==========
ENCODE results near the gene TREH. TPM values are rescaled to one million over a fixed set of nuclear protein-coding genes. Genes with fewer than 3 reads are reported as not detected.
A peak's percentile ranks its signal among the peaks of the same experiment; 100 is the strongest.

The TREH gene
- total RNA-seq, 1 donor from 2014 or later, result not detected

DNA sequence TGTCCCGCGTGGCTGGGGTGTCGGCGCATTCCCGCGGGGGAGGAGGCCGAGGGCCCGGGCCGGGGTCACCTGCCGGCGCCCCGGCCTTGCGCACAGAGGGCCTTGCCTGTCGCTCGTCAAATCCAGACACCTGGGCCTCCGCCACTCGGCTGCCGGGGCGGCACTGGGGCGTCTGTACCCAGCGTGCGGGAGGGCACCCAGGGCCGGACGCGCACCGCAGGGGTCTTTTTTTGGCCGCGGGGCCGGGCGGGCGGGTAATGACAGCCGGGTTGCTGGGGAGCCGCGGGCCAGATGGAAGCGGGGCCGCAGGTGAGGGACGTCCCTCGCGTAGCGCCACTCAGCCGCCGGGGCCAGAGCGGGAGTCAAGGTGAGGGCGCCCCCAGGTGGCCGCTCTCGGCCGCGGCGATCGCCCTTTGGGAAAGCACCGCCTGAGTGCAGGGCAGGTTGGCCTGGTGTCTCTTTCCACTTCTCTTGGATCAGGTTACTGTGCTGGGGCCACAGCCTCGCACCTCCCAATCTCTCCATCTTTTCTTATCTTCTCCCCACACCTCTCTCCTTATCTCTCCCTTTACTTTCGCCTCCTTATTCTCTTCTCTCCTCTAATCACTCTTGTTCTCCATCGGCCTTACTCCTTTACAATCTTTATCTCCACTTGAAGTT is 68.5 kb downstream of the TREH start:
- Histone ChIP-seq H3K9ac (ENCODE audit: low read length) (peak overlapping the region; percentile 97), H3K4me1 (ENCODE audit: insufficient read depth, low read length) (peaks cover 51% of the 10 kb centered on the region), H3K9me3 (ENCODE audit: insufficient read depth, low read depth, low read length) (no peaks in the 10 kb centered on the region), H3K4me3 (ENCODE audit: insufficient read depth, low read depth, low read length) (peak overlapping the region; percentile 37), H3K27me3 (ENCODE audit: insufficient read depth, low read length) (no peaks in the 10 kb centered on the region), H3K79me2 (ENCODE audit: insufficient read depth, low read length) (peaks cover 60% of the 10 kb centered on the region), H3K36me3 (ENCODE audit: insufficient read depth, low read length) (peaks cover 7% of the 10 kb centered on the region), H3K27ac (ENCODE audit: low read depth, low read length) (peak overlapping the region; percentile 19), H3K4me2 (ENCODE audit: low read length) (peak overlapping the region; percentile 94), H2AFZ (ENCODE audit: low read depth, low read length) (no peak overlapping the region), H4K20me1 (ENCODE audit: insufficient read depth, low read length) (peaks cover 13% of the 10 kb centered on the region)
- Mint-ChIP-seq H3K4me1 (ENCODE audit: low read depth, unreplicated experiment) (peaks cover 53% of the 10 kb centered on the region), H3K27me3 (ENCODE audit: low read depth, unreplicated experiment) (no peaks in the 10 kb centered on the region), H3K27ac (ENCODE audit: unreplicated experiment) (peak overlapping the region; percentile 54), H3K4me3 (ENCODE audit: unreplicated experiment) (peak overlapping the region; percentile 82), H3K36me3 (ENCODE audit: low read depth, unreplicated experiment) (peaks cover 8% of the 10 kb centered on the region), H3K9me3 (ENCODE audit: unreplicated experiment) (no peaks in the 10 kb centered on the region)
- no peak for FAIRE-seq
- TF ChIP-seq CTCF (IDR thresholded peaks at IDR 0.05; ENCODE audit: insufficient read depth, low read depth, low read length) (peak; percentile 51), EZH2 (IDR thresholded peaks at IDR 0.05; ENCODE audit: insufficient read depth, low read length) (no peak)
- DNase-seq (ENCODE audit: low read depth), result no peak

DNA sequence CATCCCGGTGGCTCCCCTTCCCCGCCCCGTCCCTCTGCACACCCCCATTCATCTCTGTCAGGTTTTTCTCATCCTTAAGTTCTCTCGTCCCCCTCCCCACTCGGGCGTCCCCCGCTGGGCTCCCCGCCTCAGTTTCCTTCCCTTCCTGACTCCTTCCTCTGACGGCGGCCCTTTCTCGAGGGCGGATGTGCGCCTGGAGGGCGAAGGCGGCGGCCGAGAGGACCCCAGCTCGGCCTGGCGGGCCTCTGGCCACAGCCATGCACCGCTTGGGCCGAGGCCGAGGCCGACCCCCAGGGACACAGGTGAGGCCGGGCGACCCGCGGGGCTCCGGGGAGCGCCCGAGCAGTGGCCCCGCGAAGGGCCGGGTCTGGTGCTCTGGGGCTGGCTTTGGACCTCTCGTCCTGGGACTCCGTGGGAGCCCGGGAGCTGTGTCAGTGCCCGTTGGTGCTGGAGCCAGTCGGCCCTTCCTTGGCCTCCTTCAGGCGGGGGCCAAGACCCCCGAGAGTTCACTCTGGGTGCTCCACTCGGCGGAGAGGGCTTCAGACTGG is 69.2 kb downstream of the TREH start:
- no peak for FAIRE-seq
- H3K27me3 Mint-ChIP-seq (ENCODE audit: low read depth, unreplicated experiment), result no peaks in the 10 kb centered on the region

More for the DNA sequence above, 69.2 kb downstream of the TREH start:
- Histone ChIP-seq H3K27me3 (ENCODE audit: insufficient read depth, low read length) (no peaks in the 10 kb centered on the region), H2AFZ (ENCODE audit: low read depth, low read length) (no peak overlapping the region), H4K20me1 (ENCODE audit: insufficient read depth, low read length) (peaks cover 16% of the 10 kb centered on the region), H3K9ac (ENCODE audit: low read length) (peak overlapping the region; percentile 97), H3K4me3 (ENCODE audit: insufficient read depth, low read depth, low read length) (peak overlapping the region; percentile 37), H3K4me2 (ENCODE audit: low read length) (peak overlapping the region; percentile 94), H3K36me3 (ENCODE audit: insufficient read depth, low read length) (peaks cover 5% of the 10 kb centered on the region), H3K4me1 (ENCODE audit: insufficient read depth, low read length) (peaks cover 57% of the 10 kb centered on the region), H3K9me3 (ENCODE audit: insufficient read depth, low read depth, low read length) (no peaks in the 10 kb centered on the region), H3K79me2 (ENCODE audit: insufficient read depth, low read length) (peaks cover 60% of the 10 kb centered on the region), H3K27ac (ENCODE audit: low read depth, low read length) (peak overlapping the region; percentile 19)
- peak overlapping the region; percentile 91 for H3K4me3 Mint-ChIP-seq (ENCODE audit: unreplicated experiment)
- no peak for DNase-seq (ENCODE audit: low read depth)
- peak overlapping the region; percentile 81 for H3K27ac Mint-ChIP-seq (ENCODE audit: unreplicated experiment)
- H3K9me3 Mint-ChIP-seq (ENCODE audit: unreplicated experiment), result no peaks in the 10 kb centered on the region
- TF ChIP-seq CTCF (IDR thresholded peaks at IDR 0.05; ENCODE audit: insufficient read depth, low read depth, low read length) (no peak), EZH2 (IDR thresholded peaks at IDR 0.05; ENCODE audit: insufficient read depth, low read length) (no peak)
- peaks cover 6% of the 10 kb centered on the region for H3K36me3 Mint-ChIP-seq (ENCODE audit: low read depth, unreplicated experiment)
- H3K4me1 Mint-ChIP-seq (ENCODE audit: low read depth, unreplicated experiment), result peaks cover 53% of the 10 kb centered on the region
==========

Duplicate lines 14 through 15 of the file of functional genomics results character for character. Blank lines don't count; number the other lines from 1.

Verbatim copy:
More for the DNA sequence above, 69.2 kb downstream of the TREH start:
- Histone ChIP-seq H3K27me3 (ENCODE audit: insufficient read depth, low read length) (no peaks in the 10 kb centered on the region), H2AFZ (ENCODE audit: low read depth, low read length) (no peak overlapping the region), H4K20me1 (ENCODE audit: insufficient read depth, low read length) (peaks cover 16% of the 10 kb centered on the region), H3K9ac (ENCODE audit: low read length) (peak overlapping the region; percentile 97), H3K4me3 (ENCODE audit: insufficient read depth, low read depth, low read length) (peak overlapping the region; percentile 37), H3K4me2 (ENCODE audit: low read length) (peak overlapping the region; percentile 94), H3K36me3 (ENCODE audit: insufficient read depth, low read length) (peaks cover 5% of the 10 kb centered on the region), H3K4me1 (ENCODE audit: insufficient read depth, low read length) (peaks cover 57% of the 10 kb centered on the region), H3K9me3 (ENCODE audit: insufficient read depth, low read depth, low read length) (no peaks in the 10 kb centered on the region), H3K79me2 (ENCODE audit: insufficient read depth, low read length) (peaks cover 60% of the 10 kb centered on the region), H3K27ac (ENCODE audit: low read depth, low read length) (peak overlapping the region; percentile 19)